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24.06.2010 General News

$500K compensation for victims of Gambia killings

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After five years of the controversy over the deaths of some Ghanaian nationals in The Gambia,which nearly sparked a cold war between Accra and Banjul, has finally been laid to rest, following the findings and recommendations of a joint United Nations/Economic Community of West African States (UN/ECOWAS) report.

'Madam Speaker, although the report did not fully address the concerns of both sides, the Governments of Ghana and The Gambia agreed to accept the findings and recommendations of the panel, and work together to bring a closure to that unfortunate tragedy, and strive to restore normalcy to their bilateral relations,' noted the Minister for Foreign Affairs and Regional Integration, Alhaji Mohammad Mumuni, when he appeared in Parliament yesterday, to respond to questions pertaining to his ministry.

His response was in connection to a question posed by the Member of Parliament (MP) for Jaman South, Yaw Maama Afful, who wanted to know from the Minister whether compensation, in respect of the Ghanaians killed in The Gambia in 2005, had been received by the government, and if so, whether the beneficiaries had been paid.

Though the report did not fault The Gambian government as having a hand in the deaths of the Ghanaian nationals, the Minister said The Gambian Government, as custom demands in the African continent, agreed to make a donation of US$500,000 in cash to the families of the deceaseds, towards their burial and funeral rites.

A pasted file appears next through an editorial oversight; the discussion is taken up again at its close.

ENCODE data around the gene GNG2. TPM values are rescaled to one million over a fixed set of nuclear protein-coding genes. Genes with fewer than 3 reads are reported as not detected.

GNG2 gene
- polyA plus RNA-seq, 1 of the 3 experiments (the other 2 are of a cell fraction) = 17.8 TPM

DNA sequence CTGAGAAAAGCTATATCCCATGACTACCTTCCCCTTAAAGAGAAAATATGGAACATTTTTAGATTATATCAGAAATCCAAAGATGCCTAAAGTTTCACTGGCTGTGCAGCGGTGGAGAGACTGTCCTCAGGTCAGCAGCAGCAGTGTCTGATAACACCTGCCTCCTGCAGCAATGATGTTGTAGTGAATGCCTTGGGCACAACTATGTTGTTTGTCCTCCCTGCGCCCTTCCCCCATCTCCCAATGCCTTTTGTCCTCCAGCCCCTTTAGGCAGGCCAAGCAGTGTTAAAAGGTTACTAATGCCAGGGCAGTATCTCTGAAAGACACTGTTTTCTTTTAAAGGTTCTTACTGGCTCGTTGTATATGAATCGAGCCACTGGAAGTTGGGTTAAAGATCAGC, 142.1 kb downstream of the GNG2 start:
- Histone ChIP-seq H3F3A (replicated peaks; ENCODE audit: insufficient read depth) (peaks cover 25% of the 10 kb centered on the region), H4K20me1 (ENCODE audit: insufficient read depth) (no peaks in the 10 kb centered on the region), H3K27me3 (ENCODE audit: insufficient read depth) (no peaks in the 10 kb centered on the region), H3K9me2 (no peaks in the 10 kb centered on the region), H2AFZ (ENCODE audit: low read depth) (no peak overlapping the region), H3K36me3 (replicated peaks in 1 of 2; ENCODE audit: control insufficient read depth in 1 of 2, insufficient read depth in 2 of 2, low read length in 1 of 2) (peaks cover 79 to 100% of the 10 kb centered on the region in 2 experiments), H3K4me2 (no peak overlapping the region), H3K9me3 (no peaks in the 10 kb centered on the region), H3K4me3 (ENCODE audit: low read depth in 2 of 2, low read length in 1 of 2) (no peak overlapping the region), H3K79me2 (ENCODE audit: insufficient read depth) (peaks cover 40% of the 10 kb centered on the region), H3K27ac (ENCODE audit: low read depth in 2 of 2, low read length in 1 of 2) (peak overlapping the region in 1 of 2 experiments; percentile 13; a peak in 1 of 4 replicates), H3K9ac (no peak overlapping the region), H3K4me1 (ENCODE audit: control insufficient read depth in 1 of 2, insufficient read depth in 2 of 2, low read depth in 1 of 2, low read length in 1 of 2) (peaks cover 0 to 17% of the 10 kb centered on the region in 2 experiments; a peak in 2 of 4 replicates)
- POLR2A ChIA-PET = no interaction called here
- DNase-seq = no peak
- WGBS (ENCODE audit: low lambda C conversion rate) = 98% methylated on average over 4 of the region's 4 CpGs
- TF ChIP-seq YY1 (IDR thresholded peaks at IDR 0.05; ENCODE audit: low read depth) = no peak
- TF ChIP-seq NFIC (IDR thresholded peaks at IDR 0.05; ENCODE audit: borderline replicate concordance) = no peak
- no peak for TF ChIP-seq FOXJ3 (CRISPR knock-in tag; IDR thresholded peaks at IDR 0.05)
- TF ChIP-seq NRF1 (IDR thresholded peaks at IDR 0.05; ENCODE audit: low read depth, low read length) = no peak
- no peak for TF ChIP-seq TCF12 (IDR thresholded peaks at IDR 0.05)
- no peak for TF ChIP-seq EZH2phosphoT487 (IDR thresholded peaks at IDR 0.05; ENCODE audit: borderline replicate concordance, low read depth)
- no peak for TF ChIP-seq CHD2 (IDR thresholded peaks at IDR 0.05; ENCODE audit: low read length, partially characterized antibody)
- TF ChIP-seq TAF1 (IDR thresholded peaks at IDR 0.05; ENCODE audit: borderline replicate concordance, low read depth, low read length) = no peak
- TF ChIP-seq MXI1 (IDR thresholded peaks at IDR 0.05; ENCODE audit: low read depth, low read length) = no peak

'The Government of The Gambia could not therefore be held to pay compensation. Nonetheless, The Gambia Government agreed to make contributions to the families of the Ghanaians found dead on Gambian territory, in conformity with African traditional values, shared by both countries,' he added.

Alhaji Mohammad Mumuni said the contribution made by The Gambian government was received on January 7, 2010, and had since been lodged in a government account at the Bank of Ghana (BoG), adding, 'No portion of this amount has been disbursed to any individual or families.'

In July, 2005, a number of Ghanaian nationals lost their lives, and others unaccounted for, in rather tragic and strange circumstances in The Gambia.

The issue was first reported by the only survivor of the incident, Mr. Martin Kyere, who alerted the security agencies of the Government of Ghana.

At the initial stages, the number was reported to be forty-four (44), but investigations into the said incident revealed that six (6) people rather lost their lives, while others were unaccounted for.

The mortal remains of the six bodies, together with an additional two bodies, have, however, been exhumed and returned to Ghana.

The remains, according to the Minister, were presently in the morgue at the Police Hospital in Accra, pending DNA tests for identification and subsequent removal by their families.

On the contrary, the two additional mortal remains attracted more questions from the MPs, but the Minister, in his answers, noted that since the incident happened in a suburb called Ghana community in The Gambia, The Gambian authorities assumed the bodies were also that of Ghanaians, hence their being included among the exhumation, and subsequent return to Ghana.

According to the Minister, with regards to the findings and recommendations by the joint UN/ECOWAS report that was presented at the ECOWAS Commission headquarters in Abuja on May 11, 2009, the two governments agreed to cooperate in the exhumation and repatriation of the bodies to their families in Ghana, so that they would be given befitting traditional burials.

Furthermore, the Minister said both governments, in conformity with the findings and recommendations of the report, pledged to pursue, through all available means, the arrest and prosecution of all those involved in the deaths and disappearances of the Ghanaians concerned, adding, 'They also agreed to follow up on any future leads in the case of those suspected to be missing.' However, the Minister noted that in the event that other bodies are found, the two parties had agreed to re-open the issue, and deal by backing it up with DNA tests.

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